Teens are drinking and smoking less than they have in more than two decades

Marijuana and e-cigarette use has dropped, too

It's not news that many colleges and universities struggle against a party culture among students, which often includes underage drinking, recreational drug use, and smoking. 

But there is a bright spot: teen substance use has taken a nosedive in recent years. According to a new survey conducted at the University of Michigan, teen drug and alcohol use has fallen to levels unseen since the 1990's.

"Considerably fewer teens reported using any illicit drug other than marijuana in the prior 12 months—5%, 10%, and 14% in grades eight, 10 and 12, respectively—than at any time since 1991," the survey states. 

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To arrive at these findings, researchers asked roughly 50,000 high school students about their illicit substance use. Of students surveyed in 2016, only slightly more than 36% had consumed alcohol within the past year, marking a significant decline from the 67% who reported the same in 1991.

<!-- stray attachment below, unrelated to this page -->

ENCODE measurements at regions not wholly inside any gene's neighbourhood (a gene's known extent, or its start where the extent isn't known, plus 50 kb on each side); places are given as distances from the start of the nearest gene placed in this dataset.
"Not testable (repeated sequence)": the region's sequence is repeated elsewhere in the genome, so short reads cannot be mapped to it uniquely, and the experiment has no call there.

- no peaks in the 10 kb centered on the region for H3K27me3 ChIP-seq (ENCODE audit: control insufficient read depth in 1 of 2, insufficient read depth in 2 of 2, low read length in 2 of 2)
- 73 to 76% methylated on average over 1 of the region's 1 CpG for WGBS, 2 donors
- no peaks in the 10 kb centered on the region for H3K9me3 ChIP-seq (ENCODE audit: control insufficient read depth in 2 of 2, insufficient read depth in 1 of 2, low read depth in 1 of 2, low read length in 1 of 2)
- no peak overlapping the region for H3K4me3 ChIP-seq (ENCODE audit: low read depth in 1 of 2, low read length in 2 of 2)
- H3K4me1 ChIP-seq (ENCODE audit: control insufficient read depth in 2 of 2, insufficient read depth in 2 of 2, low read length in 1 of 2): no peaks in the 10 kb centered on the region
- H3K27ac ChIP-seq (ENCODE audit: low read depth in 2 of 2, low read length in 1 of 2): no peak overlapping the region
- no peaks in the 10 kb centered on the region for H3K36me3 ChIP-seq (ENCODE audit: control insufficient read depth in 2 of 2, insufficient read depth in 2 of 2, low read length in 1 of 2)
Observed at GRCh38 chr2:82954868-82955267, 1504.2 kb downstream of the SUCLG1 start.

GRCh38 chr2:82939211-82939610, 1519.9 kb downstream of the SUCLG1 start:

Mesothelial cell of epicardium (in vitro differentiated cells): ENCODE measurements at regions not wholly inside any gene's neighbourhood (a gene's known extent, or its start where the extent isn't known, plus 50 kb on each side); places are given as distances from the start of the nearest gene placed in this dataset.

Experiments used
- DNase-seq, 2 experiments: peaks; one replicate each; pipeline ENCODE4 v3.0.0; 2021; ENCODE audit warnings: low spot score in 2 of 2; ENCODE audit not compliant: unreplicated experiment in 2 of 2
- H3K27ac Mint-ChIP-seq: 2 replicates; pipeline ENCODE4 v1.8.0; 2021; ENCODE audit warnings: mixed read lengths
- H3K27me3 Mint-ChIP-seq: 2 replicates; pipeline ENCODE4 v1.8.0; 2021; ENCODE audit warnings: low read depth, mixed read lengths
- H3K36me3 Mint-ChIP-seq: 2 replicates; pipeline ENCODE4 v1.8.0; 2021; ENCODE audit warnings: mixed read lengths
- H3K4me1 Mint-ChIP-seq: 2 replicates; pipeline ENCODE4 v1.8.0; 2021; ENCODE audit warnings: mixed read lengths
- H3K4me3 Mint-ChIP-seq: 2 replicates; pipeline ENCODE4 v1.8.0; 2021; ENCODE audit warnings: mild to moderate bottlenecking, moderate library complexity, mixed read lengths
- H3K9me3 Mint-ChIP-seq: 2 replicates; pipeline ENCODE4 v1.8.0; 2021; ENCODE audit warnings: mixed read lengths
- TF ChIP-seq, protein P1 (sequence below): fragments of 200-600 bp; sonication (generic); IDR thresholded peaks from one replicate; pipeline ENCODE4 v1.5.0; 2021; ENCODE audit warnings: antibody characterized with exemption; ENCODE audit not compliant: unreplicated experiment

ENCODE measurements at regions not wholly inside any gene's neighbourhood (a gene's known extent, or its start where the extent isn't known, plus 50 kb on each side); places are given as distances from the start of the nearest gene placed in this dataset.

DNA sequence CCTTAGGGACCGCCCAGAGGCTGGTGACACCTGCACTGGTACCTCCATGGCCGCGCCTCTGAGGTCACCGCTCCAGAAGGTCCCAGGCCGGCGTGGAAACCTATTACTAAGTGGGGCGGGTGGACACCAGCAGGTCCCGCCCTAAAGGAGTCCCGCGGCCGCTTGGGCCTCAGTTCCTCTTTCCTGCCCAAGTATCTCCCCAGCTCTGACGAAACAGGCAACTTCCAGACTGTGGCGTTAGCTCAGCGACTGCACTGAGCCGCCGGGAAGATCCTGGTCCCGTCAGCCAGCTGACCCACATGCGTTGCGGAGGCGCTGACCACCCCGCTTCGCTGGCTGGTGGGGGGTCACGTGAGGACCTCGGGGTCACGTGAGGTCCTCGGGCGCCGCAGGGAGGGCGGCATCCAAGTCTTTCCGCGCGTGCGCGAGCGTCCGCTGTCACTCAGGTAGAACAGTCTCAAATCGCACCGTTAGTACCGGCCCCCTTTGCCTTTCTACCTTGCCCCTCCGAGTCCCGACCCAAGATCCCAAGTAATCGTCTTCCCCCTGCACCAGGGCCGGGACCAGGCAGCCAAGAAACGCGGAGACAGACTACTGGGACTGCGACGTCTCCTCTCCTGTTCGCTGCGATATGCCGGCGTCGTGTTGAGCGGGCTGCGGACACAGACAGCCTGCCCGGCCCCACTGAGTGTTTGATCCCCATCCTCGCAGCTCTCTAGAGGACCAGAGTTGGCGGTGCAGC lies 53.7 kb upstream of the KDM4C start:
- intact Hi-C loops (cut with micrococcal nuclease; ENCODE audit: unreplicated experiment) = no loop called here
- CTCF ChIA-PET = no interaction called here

The same downward trend applies for cigarette use: This year, only 28% of 12th grade students surveyed reported smoking cigarettes, compared with 63% in 1991.

Despite concern over a rise in recreational marijuana use in light of new legalization, the survey also found rates of using that drug had declined; the percent of eighth and 10th graders who report having used marijuana at least once fell to 9.4% and 24%, respectively.

Twelfth graders are the only exception to the trend, as the share who have reported trying marijuana at least once has remained at a steady 36% since 2011.

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E-cigarette use has also declined, as students who reported using the devices within the last 30 days fell from an all-time high of 12.8% last year to 9.9% this year (Ingraham, "Wonkblog," Washington Post, 12/13; Kaplan, Los Angeles Times, 12/12).

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